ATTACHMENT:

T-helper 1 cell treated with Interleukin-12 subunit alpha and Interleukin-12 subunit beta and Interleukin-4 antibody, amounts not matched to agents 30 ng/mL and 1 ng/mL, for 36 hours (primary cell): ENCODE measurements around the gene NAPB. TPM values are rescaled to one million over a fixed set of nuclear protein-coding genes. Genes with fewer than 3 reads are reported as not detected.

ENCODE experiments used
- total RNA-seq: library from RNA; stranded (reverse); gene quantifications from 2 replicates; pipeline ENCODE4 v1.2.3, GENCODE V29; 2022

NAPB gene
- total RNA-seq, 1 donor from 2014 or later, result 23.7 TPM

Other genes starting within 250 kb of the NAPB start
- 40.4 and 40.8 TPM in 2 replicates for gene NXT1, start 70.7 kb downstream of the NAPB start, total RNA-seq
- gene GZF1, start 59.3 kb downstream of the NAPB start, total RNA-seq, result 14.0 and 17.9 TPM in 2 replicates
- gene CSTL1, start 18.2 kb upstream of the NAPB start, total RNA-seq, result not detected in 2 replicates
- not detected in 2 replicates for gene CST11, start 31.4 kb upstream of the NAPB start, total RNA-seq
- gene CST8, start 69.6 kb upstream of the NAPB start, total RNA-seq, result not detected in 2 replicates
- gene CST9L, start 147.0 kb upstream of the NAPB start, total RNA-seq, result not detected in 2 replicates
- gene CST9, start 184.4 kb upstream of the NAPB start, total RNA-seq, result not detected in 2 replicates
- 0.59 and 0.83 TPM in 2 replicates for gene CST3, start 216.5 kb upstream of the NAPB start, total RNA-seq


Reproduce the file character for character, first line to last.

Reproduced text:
T-helper 1 cell treated with Interleukin-12 subunit alpha and Interleukin-12 subunit beta and Interleukin-4 antibody, amounts not matched to agents 30 ng/mL and 1 ng/mL, for 36 hours (primary cell): ENCODE measurements around the gene NAPB. TPM values are rescaled to one million over a fixed set of nuclear protein-coding genes. Genes with fewer than 3 reads are reported as not detected.

ENCODE experiments used
- total RNA-seq: library from RNA; stranded (reverse); gene quantifications from 2 replicates; pipeline ENCODE4 v1.2.3, GENCODE V29; 2022

NAPB gene
- total RNA-seq, 1 donor from 2014 or later, result 23.7 TPM

Other genes starting within 250 kb of the NAPB start
- 40.4 and 40.8 TPM in 2 replicates for gene NXT1, start 70.7 kb downstream of the NAPB start, total RNA-seq
- gene GZF1, start 59.3 kb downstream of the NAPB start, total RNA-seq, result 14.0 and 17.9 TPM in 2 replicates
- gene CSTL1, start 18.2 kb upstream of the NAPB start, total RNA-seq, result not detected in 2 replicates
- not detected in 2 replicates for gene CST11, start 31.4 kb upstream of the NAPB start, total RNA-seq
- gene CST8, start 69.6 kb upstream of the NAPB start, total RNA-seq, result not detected in 2 replicates
- gene CST9L, start 147.0 kb upstream of the NAPB start, total RNA-seq, result not detected in 2 replicates
- gene CST9, start 184.4 kb upstream of the NAPB start, total RNA-seq, result not detected in 2 replicates
- 0.59 and 0.83 TPM in 2 replicates for gene CST3, start 216.5 kb upstream of the NAPB start, total RNA-seq